Re: Primary Construction
Subject: Re: Primary Construction
From: MSR7-at-PO.CWRU.EDU (Mark S. Rzeszotarski, Ph.D.)
Date: Tue, 5 Dec 1995 15:39:27 -0500
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>>Quoting Jerry Biehler <jbiehler-at-TELEPORT.COM>:
>> What is the disance I should have between turns?
> 3/8 of an inch, or .375 inches
>This is a pretty good general purpose airspace for primary coils
>operating with 15 kvac rms inputs. You can space a little wider,
>but I would not gap the turns any closer.
>> And what diameter should I make the center hole?
>The secondary coil needs 1-1/2 to 2 inches of space between the
>base of the coil and the first turn on flat helical or inverted
>conical section ("saucer") primary. To allow this room all around
>you need to make the inside turn of the primary between three and
>four inches greater in diameter than the secondary coil. Go a
>little wider still rather than a little smaller. With the length
>of conductor you are going to use, a slightly roomier primary
>design will allow you to fire larger diameter secondary coils
>down the road. It is OK to giver yourself a little room to grow.
I agree with Richard's comments in general. I have been examining
the flat spiral as an inductor, investigating the Q, self inductance and
mutual inductance between a flat spiral and a solenoid. Several
observations deserve mention:
1. For maximum coil Q, the spiral should be wound so that the thickness of
the coil (outer radius minus inner radius) is about one fourth of the outer
diameter dimension. For example, a coil with an outer diameter of 30 inches
built with 3/8 inch copper with 3/4 inch center of wire to center of wire
turns spacing (3/8 inch air space) requires 10 turns of wire. The inside
diameter is 15 inches. I would probably wind it with a few more turns than
this, since Q losses due to the use of large copper tubing are not great,
and additional inductance in the primary is frequently useful for tuning
purposes. 10-15 turns is probably optimal.
2. The inner turns of the primary coil provide little inductance compared
to the outer turns of the coil. The turns not used act like excess
capacitance in the primary circuit, but contribute little to primary losses
in practice. (You might want to tap the primary using the outer turns,
although this alters the coupling significantly.)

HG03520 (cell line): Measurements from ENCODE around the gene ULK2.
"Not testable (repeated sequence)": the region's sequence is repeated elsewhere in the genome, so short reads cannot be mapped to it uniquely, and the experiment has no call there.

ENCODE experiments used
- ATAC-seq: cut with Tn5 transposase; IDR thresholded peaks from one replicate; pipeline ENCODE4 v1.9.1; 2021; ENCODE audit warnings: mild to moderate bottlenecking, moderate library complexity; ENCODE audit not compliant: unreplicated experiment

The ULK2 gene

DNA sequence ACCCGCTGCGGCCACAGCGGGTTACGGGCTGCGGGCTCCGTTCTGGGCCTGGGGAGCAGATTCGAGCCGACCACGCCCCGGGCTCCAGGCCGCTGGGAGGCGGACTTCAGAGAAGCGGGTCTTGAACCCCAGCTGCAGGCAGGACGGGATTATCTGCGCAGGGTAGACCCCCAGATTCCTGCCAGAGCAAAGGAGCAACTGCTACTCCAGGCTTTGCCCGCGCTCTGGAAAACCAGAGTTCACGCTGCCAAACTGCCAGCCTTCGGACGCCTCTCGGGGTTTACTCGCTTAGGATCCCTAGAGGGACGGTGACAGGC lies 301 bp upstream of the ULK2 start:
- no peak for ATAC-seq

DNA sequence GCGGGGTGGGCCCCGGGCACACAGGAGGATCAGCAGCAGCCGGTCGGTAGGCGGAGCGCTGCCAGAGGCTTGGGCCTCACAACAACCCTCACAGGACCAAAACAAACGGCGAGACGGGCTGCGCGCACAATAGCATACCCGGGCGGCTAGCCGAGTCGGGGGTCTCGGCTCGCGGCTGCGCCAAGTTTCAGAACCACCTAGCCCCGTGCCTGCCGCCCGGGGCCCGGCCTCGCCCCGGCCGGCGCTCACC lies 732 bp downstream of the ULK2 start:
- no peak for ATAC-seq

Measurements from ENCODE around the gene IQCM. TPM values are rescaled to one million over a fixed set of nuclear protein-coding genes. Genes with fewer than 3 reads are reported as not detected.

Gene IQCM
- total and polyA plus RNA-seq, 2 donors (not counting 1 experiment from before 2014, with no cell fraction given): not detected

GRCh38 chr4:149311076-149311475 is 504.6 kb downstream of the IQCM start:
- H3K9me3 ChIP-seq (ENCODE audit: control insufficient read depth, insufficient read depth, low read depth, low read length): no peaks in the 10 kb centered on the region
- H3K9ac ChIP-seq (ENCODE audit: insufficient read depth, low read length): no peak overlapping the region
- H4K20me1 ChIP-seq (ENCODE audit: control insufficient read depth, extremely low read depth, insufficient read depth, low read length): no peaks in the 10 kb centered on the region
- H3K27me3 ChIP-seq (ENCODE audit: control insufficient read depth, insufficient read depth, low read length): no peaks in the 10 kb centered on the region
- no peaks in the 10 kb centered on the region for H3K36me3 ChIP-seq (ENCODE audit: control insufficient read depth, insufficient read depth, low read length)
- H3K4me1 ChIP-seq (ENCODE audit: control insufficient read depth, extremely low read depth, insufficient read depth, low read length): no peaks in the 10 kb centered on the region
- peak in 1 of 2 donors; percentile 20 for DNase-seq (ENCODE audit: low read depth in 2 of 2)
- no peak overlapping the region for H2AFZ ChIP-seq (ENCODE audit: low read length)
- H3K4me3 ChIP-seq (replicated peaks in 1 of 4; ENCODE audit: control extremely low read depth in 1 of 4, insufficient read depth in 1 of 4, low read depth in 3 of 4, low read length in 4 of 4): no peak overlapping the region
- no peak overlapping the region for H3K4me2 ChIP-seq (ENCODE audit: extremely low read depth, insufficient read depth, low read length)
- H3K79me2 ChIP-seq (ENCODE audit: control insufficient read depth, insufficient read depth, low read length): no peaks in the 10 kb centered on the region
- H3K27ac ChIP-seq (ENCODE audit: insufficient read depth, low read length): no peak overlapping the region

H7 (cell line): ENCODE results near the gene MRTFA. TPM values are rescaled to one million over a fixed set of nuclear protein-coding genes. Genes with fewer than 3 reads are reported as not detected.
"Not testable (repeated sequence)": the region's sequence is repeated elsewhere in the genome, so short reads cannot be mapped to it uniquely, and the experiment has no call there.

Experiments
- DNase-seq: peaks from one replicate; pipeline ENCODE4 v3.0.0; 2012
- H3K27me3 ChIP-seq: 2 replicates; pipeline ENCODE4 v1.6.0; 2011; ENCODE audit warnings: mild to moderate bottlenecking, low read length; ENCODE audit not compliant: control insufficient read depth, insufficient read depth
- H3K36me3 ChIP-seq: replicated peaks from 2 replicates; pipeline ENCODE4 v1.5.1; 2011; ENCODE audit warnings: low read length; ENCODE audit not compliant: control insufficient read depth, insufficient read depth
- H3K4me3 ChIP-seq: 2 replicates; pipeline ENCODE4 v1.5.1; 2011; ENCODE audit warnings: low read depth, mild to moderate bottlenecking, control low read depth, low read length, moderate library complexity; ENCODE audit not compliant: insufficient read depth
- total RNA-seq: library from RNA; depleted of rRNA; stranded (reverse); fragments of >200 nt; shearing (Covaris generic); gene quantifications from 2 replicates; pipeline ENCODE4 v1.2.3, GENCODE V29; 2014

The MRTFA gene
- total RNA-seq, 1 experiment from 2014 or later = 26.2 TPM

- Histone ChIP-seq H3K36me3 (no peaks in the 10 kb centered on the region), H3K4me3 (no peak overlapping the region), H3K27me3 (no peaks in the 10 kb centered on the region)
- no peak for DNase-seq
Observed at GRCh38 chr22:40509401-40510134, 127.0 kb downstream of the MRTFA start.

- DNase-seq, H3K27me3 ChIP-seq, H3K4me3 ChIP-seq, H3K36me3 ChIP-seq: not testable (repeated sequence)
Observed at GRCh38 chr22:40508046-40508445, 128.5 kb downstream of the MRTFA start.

3. I keep the inner turn about 1 1/2 to 2 inches away from the secondary
coil, primarily for safety reasons. I don't want my primary voltage arcing
to my RF ground accidently.
4. More often, the coupling coefficient K is more important, so the flat
spiral might be elevated into a saucer shape to increase the mutual
inductance between the primary and secondary. Alternatively, the secondary
can be moved up or down about the primary coil axis to adjust the degree of
coupling. Low coupling yields poor performance. Over-coupling is tough on
the primary components, and can cause spark breakout in the middle of the coil.
5. Wider turns spacing results in increased inductance for a fixed number
of turns, but the effect is minor. It is probably better to use the turns
spacing rule of thumb above provided by Richard, based on voltage breakdown
6. Generally, a "good" primary has an outer diameter about equal to the
secondary coil height for a conventional tesla coil (with about a 3:1
height:diameter ratio for the secondary).
7. Relatively high inductance values of 40-100 uH are desirable in the
primary inductor. Old texts advocating a few turns in the primary are
probably unwise. Otherwise, stray inductance from other wires in the primary
circuit (between the spark gap, coil and capacitor) cause appreciable
losses. This is called off axis inductance, and it contributes to a
lowering of the resonant frequency of the primary, but steals energy from
the secondary and reduces performance.
8. Here are some typical values for expected inductance from 3/8 inch
tubing with 3/4 inch center-center spacing:
inside diameter: 6" 6" 8" 8" 10" 10" 12"
# turns 12 15 12 15 12 15 12
inductance (microhenry) 51 87 63 104 75 122 87
(Note the above inductance assumes the primary is tapped out at the last
turn, which is not typically the case.)
Mark S. Rzeszotarski, Ph.D., Senior Physicist, Radiology Dept.
The Mt. Sinai Medical Center, Cleveland, Ohio 44106
Assistant Professor, Case Western Reserve University
Departments of Radiology and Biomedical Engineering
Voice:216-421-4689 FAX:216-421-5343 E-mail:msr7-at-po.cwru.edu